“Salesforcer”: 5 TIPS help Prioritize for the New Year

With 2015 behind us, let’s prepare for the New Year for “Salesforcer” success.

The New Year is going to bring new Salesforce needs, requests, desires, have-to- haves, want-to-haves and well this means more work will need to be done.  How do you juggle all these different requests that need to get completed?  How are you tracking these?  Who decides what needs to get done?

In this post, I will share some of the successful tips and tricks I have learned throughout my Salesforce career… some good and well… some not so good.

Tip #1: Document ALL requests that come to you via email, phone and water cooler conversations.   

It does not matter if it is a small request or something you can do when you get back to your seat. Document…Document…Document.  You will see a little later why it is so important to document the request.

What to document?

  • Date you received the request
  • Description of the request
  • Who made the request
  • Category (covered later in the post)

Where to document?  You could always use a spreadsheet or word doc.  Better yet, use Salesforce Cases (Create a new category value “Salesforce Requests”. Boom.  Super slick to build reports and dashboards to present to management/users.)

Tip #2:  Prioritize Requests using Matrix

I have used the Covey Time Management Matrix a million times.  Especially when I begin to feel overwhelmed of things I need to get done.  First think about “who made the request” and then look at is it a “quick win” (easy and fast tasks to knock off the list).  During this step, you may need to dig a little deeper in conversations to really learn what is requested.  Trust me; if you don’t understand the request always ask for more insight.  I have learned the hard way and did not follow up on requests and ended up causing me more time.

Then, label request on the tracker as Urgent/Important; Not Urgent/Important; Urgent/Not Important; Not Urgent/Not Important.


Tip #3:  Talk to your users, stakeholders, management teams.

Make sure you talk to other users regarding requests to see if the request is important, maybe you will discover there is more to that one request, which could turn into a “project”.   Again, if you learn about a new request, make sure to document it on your tracker.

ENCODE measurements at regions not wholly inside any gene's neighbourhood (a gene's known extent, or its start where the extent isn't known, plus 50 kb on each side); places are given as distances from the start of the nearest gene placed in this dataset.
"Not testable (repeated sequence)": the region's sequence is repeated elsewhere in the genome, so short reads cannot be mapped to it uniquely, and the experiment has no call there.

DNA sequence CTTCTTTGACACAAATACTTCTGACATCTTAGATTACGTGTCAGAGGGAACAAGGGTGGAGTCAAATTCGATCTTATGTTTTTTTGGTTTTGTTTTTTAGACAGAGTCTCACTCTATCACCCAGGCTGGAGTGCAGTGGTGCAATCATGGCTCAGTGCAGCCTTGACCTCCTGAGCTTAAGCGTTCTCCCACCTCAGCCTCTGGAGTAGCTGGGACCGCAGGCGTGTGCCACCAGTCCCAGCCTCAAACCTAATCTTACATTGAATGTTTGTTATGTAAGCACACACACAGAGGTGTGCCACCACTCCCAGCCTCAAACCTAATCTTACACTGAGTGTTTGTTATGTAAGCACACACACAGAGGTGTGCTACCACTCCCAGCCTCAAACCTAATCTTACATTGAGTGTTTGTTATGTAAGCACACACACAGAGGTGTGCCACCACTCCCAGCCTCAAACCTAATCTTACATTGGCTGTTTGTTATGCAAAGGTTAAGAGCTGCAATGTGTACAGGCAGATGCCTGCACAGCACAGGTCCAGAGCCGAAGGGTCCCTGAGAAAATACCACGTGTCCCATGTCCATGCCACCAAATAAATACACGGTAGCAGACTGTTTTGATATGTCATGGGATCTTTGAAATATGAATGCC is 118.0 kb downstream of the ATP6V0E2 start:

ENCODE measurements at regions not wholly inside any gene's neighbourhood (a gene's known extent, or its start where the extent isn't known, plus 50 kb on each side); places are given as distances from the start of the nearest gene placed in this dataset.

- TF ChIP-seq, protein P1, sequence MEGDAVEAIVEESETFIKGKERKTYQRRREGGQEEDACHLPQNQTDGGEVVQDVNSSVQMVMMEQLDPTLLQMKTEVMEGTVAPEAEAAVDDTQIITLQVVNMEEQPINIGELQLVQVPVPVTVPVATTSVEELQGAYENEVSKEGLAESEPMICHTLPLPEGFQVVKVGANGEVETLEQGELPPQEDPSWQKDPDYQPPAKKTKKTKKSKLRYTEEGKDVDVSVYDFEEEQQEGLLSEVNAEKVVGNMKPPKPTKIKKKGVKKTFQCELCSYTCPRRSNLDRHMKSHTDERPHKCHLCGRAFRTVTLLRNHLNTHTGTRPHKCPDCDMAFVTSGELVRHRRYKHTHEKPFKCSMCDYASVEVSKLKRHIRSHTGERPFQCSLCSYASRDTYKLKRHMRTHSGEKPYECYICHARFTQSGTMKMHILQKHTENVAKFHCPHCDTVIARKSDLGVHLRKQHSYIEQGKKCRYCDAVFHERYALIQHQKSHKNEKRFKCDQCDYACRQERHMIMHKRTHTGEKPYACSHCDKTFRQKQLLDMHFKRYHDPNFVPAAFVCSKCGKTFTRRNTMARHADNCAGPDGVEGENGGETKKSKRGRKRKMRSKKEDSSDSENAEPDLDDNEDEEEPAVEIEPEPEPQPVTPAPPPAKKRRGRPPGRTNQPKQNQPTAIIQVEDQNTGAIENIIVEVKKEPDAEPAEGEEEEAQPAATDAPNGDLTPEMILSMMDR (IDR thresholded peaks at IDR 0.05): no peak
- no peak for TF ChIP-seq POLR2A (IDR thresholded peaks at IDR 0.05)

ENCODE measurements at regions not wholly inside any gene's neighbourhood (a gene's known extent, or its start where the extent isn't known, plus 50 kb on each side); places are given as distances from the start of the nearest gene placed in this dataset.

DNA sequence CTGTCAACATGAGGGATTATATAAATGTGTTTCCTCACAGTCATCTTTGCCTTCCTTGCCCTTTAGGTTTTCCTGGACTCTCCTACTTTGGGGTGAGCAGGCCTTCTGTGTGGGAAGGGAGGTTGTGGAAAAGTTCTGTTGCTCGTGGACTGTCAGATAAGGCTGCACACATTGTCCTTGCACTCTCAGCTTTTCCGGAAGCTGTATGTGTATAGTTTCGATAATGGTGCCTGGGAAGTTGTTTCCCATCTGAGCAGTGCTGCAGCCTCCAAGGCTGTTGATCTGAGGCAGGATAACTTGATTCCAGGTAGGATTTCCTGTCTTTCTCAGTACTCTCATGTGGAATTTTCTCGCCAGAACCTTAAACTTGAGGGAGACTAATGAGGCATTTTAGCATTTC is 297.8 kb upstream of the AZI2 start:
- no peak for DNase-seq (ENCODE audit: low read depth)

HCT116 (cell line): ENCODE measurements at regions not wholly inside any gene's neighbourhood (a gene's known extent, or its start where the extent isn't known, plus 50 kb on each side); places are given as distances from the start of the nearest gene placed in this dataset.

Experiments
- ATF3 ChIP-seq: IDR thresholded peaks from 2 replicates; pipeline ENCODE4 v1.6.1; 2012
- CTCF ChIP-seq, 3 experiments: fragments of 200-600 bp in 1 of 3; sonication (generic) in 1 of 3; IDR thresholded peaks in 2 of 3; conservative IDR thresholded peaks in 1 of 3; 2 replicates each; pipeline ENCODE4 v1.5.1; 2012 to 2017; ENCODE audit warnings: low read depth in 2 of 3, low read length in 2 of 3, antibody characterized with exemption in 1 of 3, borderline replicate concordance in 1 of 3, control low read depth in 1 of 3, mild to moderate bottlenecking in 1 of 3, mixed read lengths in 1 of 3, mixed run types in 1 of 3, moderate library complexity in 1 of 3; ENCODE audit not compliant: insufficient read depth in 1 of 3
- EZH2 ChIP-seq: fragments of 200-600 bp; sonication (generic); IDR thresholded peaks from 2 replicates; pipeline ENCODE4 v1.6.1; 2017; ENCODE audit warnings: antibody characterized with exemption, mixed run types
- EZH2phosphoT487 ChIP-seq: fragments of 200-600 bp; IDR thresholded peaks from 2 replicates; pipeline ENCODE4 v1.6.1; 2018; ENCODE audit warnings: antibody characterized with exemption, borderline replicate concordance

Tip#4:  Categorize Requests

Now, this is the fun part.  As you collect and document requests, begin to categorize the requests.  I like to think of this as putting them into Salesforce buckets.  Are these many requests tied to one Salesforce Object… like Opportunities?  For example, request of Opportunity reports / dashboard, also a request of email notifications when an Opportunity is closed won to owner and Account owner or maybe there is a need for validation rule.  Put these together, in one category … Opportunity Enhancements.

Tip #5:  Salesforce Road Map

Since you were able track / document requests, identify level of importance, and categorize the request, you are ready to build out the Salesforce Road Map.   Using the Categories you created, you may want to revisit the Covey Time Management Matrix to determine which is most import.  You will plan out and create a visual diagram for the year of major categories (projects) on a timeline.  There are many different styles of road maps based on your project approach.  However, to keep it simple, I like to use this style road map when presenting to management and SSME.Slide1

  1. Once you have the Saleforce road map drafted, approach management and executive teams to ensure the map is aligned with company/department goals.  This gives them the opportunity to help re-prioritize before you start working on these items.
  2. Next, if you have a SSME (Salesforce Subject Matter Experts) group (see earlier post about the importance of SSME) run the road map by them.  This always, helps to make sure everyone is on the same page and agree with what will be worked on this year.

This is something I learned later on in my Salesforce career… it truly helped me stay focused on what I needed to work on.  Anytime, my manager would approach me with a “new project”, I would pull out road map diagram and ask where she would like it to fit into the road map.  Allowing for conversation to happen around timeframe/deadline and what can get pushed out.

Plus, having these tools in your tool belt will be very useful during your performance review! (Hint Hint)

Cheers~  Happy New Year.

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